- End of the Bench
- NFL Reveals Concussion Protocol Just a Quick, ‘You Good?’
NFL Reveals Concussion Protocol Just a Quick, ‘You Good?’
That's a head-scratcher.
By Doug Kolic
MIAMI – In the wake of the controversy surrounding the handling of Miami Dolphins quarterback Tua Tagovailoa’s recent injuries suffered against the Bills and Bengals, the NFL wanted to set the record straight by revealing that concussion protocols are a quick, yet thorough, ‘You good?’
“We’ve taken a lot of shit lately after Miami’s QB got his bell rung real bad twice in five days,” stated Commissioner Roger Goodell, relieved to be discussing anything other than Deshaun Watson. “But we want to assure you that everyone adhered to all the proper medical protocols by conducting a fast, yet very thorough exam, which amounted to a ‘You good?’, followed by the player’s slow yet noticeable nod in the affirmative.
This might not sound rigorous, but there’s too much on the line each week to waste everyone’s time with unnecessary tests when a simple question works just as well - according to our own research, we conducted on behalf of the owners, coaches, and sponsors, of course. Hey, do you want a Gatorade?”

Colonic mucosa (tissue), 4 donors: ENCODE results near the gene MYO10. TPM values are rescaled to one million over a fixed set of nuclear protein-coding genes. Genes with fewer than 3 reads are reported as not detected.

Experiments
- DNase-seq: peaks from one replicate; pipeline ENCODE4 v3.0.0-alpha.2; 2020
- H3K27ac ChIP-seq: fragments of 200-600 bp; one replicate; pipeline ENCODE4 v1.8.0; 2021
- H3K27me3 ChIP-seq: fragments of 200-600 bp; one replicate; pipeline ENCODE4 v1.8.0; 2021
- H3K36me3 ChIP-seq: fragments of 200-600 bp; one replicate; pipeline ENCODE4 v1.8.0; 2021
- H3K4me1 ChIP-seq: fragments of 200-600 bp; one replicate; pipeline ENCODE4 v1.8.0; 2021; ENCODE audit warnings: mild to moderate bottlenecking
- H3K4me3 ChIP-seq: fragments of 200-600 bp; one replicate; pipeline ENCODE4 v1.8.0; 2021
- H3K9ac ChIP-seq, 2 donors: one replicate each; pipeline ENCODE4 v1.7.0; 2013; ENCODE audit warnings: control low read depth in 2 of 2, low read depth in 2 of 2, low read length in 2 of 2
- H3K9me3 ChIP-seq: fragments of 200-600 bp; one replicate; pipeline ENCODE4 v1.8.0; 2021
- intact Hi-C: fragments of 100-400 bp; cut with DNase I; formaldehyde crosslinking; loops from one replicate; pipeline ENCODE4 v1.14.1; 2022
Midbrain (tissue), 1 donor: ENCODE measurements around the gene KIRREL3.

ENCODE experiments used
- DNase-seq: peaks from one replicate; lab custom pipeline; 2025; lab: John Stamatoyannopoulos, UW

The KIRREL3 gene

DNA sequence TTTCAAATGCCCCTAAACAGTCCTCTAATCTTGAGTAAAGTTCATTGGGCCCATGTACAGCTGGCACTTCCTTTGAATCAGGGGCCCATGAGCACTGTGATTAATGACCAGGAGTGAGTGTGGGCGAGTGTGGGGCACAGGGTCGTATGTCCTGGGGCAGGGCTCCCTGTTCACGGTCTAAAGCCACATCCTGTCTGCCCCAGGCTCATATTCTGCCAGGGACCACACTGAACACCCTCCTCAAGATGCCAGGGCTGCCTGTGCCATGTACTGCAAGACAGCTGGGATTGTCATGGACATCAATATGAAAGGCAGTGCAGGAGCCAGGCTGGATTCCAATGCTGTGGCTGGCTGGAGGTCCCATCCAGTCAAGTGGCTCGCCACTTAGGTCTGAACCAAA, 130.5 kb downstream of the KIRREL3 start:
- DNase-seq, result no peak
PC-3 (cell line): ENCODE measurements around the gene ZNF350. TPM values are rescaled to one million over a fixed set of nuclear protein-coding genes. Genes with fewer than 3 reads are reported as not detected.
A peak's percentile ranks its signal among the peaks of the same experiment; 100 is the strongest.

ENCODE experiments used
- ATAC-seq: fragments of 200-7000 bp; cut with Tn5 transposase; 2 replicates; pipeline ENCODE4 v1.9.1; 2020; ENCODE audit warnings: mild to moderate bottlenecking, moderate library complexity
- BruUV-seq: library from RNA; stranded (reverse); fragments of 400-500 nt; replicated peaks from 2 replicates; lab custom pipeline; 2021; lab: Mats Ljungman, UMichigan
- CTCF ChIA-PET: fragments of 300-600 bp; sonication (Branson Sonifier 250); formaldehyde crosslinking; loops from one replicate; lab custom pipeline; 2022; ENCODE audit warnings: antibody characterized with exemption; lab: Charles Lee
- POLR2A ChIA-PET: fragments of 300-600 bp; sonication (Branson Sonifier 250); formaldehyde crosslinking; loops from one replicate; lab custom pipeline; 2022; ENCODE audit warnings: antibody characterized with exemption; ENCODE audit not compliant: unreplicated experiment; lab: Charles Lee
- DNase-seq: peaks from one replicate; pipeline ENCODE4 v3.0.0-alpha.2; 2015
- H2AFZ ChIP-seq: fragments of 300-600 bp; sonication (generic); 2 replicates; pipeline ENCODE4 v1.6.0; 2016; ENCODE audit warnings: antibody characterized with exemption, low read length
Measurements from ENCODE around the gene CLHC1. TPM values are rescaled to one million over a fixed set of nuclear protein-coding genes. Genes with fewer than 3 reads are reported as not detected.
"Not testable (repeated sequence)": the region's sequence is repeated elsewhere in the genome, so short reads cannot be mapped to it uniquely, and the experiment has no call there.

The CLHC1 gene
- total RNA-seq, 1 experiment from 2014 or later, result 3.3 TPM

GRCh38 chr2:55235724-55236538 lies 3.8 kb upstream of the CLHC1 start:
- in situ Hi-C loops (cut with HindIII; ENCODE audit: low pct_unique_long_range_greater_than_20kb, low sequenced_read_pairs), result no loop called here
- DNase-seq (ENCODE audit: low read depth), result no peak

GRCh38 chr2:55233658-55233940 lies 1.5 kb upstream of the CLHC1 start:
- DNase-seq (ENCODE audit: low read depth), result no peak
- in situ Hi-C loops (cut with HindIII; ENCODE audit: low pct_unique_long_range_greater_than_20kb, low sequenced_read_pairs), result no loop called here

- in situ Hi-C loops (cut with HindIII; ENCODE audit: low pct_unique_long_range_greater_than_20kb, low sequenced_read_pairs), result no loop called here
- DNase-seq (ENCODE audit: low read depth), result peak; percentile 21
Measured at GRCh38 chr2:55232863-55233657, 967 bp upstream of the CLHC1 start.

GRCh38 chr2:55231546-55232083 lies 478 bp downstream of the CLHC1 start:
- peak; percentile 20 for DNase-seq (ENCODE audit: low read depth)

A Dolphins staff member who requested anonymity described how officials seemed to want Tagovailoa back in the game as quickly as humanly possible.
“After Tua got hit the first time, everyone thought it was pretty obvious he suffered some kind of head trauma,” said the unknown employee over the phone. “I rushed to see what hospital they were sending him to, but to my surprise, they just asked him if he was ‘all good’ or something, gave him a fist bump, then sent him back out. These players are warriors, so they’ll never take themselves out of a game, so it’s important to have people in charge to make those decisions for them. What’s next, dragging out a player’s lifeless body just to keep people’s fantasy teams intact? Don’t give them any ideas.”
Renowned neuropathologist and sports fan, Dr. Janice Keuring, described the pressure teams face to win at all costs.
“Winning is everything, especially in a short seventeen-game NFL season,” explained the Doctor. “Nobody knows for certain if the desire for victory was prioritized over Mr. Tagovailoa’s health, but even to an untrained eye when a dude gets hit and his legs turn to jelly, it’s usually because of a hit to the head. At the very least, be cautious and let the guy sit out for a game until you’re absolutely certain. Having a chance to win is great, but nobody wins if your starting QB fucking dies during Thursday Night Football.”
At press time, the NFL announced stronger protocols ranging from requiring players to give the ‘thumbs up’ to medical staff, to have them be able to successfully respond to prompts such as ‘say any word’, and ‘blink if you’re cool.’